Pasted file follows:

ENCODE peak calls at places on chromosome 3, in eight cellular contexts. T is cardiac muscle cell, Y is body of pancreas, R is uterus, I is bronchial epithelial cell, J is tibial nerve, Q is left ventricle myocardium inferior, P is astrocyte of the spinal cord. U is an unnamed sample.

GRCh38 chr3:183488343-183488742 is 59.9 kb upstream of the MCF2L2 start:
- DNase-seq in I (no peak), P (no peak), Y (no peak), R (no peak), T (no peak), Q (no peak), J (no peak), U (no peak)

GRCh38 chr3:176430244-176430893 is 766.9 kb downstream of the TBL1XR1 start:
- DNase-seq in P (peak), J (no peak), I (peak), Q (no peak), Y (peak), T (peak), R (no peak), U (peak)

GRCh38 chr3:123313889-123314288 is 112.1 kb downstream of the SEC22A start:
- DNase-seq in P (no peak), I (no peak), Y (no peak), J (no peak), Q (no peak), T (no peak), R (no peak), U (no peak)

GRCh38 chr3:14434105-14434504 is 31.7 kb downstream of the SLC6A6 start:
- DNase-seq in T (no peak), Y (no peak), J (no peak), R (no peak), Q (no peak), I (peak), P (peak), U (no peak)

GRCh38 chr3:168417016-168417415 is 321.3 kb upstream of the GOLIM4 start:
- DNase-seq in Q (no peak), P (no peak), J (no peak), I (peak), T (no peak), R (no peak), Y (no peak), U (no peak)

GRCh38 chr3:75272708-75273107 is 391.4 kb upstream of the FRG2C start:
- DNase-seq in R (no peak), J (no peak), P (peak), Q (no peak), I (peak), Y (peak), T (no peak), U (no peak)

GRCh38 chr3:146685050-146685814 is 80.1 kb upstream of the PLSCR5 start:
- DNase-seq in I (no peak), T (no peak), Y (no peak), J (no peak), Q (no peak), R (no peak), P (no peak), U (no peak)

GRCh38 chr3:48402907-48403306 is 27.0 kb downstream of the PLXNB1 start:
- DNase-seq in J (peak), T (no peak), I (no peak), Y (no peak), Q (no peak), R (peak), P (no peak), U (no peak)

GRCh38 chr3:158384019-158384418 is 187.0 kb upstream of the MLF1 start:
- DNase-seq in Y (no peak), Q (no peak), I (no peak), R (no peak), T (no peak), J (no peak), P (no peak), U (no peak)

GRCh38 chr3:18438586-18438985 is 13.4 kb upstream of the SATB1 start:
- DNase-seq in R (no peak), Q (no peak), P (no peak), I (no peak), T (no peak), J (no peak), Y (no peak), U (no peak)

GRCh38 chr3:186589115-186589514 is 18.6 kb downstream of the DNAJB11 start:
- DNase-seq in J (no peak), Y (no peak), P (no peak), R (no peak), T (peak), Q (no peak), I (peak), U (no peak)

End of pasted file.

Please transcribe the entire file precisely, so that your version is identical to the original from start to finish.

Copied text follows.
ENCODE peak calls at places on chromosome 3, in eight cellular contexts. T is cardiac muscle cell, Y is body of pancreas, R is uterus, I is bronchial epithelial cell, J is tibial nerve, Q is left ventricle myocardium inferior, P is astrocyte of the spinal cord. U is an unnamed sample.

GRCh38 chr3:183488343-183488742 is 59.9 kb upstream of the MCF2L2 start:
- DNase-seq in I (no peak), P (no peak), Y (no peak), R (no peak), T (no peak), Q (no peak), J (no peak), U (no peak)

GRCh38 chr3:176430244-176430893 is 766.9 kb downstream of the TBL1XR1 start:
- DNase-seq in P (peak), J (no peak), I (peak), Q (no peak), Y (peak), T (peak), R (no peak), U (peak)

GRCh38 chr3:123313889-123314288 is 112.1 kb downstream of the SEC22A start:
- DNase-seq in P (no peak), I (no peak), Y (no peak), J (no peak), Q (no peak), T (no peak), R (no peak), U (no peak)

GRCh38 chr3:14434105-14434504 is 31.7 kb downstream of the SLC6A6 start:
- DNase-seq in T (no peak), Y (no peak), J (no peak), R (no peak), Q (no peak), I (peak), P (peak), U (no peak)

GRCh38 chr3:168417016-168417415 is 321.3 kb upstream of the GOLIM4 start:
- DNase-seq in Q (no peak), P (no peak), J (no peak), I (peak), T (no peak), R (no peak), Y (no peak), U (no peak)

GRCh38 chr3:75272708-75273107 is 391.4 kb upstream of the FRG2C start:
- DNase-seq in R (no peak), J (no peak), P (peak), Q (no peak), I (peak), Y (peak), T (no peak), U (no peak)

GRCh38 chr3:146685050-146685814 is 80.1 kb upstream of the PLSCR5 start:
- DNase-seq in I (no peak), T (no peak), Y (no peak), J (no peak), Q (no peak), R (no peak), P (no peak), U (no peak)

GRCh38 chr3:48402907-48403306 is 27.0 kb downstream of the PLXNB1 start:
- DNase-seq in J (peak), T (no peak), I (no peak), Y (no peak), Q (no peak), R (peak), P (no peak), U (no peak)

GRCh38 chr3:158384019-158384418 is 187.0 kb upstream of the MLF1 start:
- DNase-seq in Y (no peak), Q (no peak), I (no peak), R (no peak), T (no peak), J (no peak), P (no peak), U (no peak)

GRCh38 chr3:18438586-18438985 is 13.4 kb upstream of the SATB1 start:
- DNase-seq in R (no peak), Q (no peak), P (no peak), I (no peak), T (no peak), J (no peak), Y (no peak), U (no peak)

GRCh38 chr3:186589115-186589514 is 18.6 kb downstream of the DNAJB11 start:
- DNase-seq in J (no peak), Y (no peak), P (no peak), R (no peak), T (peak), Q (no peak), I (peak), U (no peak)